This story would be better served by actually allowing Julis to take the lead with the occasional support from Ayato and yet Ayato continues to flail his sword around and that’s so much better somehow.

The other characters (mostly female) sometimes get good moments and great lines but then get shunted to the background. They are presented as having goals and reasons for fighting, but mostly hang around to get patted on the head.

That doesn’t bother me all that much as I kind of understand that the story needs to focus on its main characters, the problem becomes that the main characters aren’t doing anything worth watching a lot of the time because Ayato’s goals are nebulous and Julis is waiting for Ayato to help her achieve her goals. Even when she says that she has to do something alone, one sentence from Ayato and she agrees to let him help.

Forgetting the characters for the moment, and forgetting them is pretty easy to do, the plot is as generic as it comes. Ayato goes to school, gets in a fight with Julis, they partner up and prepare for the Festa, we then fight duels in the Festa for forever (though they clearly tell us that was only 2 weeks) and now we are dealing with preparations for the next big round of fighting.

There’s a lot of stuff going on in the background with power deals and organisations, but Julis and Ayato are only vaguely aware of these things so they revealed through shadowy conversations and voice only phone calls which means none of it is developed. This leaves the setting and plot as pretty basic with only moments of intrigue that are quickly swept under the rug and forgotten until a character says ‘do you remember’.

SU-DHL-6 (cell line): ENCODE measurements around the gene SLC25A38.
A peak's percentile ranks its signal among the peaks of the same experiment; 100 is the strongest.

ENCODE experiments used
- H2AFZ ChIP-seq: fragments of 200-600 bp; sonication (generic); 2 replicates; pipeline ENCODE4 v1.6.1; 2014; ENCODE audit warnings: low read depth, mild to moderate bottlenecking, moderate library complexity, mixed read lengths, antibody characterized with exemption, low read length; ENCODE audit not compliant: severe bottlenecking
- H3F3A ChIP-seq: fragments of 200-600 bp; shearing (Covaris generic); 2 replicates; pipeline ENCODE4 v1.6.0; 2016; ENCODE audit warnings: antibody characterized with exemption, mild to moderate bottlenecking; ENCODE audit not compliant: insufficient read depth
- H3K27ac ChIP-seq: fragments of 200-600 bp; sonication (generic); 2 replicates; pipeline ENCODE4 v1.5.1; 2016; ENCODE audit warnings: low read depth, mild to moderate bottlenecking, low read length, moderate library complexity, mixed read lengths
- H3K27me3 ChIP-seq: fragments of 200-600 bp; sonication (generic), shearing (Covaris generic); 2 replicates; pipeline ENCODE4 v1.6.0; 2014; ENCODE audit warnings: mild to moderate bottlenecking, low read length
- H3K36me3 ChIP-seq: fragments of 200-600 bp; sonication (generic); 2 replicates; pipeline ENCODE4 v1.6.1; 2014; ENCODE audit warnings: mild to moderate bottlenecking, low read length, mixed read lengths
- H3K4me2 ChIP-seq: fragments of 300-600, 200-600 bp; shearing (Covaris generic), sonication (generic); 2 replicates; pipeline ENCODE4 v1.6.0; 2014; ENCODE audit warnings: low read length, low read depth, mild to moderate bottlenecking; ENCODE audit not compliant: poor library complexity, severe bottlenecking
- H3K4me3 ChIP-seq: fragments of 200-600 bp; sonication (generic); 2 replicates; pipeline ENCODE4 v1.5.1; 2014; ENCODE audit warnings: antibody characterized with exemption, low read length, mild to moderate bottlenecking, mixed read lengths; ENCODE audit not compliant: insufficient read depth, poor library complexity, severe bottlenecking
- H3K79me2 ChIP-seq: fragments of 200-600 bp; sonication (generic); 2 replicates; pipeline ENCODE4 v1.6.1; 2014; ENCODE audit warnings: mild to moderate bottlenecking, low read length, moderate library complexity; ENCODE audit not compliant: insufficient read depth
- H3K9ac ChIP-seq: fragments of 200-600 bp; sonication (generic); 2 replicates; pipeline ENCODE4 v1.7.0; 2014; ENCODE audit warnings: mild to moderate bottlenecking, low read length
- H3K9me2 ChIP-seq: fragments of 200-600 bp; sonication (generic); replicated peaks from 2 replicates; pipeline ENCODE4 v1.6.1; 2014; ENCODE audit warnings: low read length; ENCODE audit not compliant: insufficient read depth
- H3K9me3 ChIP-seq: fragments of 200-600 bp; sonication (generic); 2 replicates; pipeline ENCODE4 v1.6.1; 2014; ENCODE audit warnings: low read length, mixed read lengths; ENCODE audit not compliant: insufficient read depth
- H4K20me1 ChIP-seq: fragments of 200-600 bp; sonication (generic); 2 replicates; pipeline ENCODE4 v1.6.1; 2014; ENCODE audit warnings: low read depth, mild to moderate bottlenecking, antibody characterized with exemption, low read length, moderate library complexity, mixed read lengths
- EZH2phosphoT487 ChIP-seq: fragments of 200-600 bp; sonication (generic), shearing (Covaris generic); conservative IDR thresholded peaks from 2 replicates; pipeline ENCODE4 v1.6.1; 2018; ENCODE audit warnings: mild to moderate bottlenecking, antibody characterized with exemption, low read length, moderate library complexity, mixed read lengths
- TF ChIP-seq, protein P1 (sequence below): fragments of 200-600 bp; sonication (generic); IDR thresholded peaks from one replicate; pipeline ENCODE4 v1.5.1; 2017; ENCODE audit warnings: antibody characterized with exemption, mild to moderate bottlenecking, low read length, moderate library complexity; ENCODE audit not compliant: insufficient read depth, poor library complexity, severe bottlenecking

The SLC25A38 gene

And half the time I don’t remember because it was something mentioned once about six or seven episodes ago.

As to the action itself, I quite enjoyed it but realise that visually it isn’t any better than other standard fantasy fighting anime and the tactics (if they can be called such) used in the fights are pretty generic. There are a couple of moments that make you pay attention, but otherwise the fights are all pretty standard and the most interesting ones don’t include our protagonists so they get finished pretty quickly.

Let me restate, I like this anime. I’ve watched two seasons of it and should we get a third I’ll continue to watch. But this is not a great anime or going on my list of anime that I’ll rewatch over and over. This is popcorn fare at best and while it is inoffensive amusement it doesn’t offer anything deeper or more involved.

Which is a shame because there are certainly hints that there could be something more to this anime but at the moment the series has not delivered. If you haven’t watched The Asterisk War, I would recommend giving it a go, but just know you aren’t going to find anything you haven’t seen before.

Thank-you for reading 100 Word Anime.
Join the discussion in the comments.
Karandi James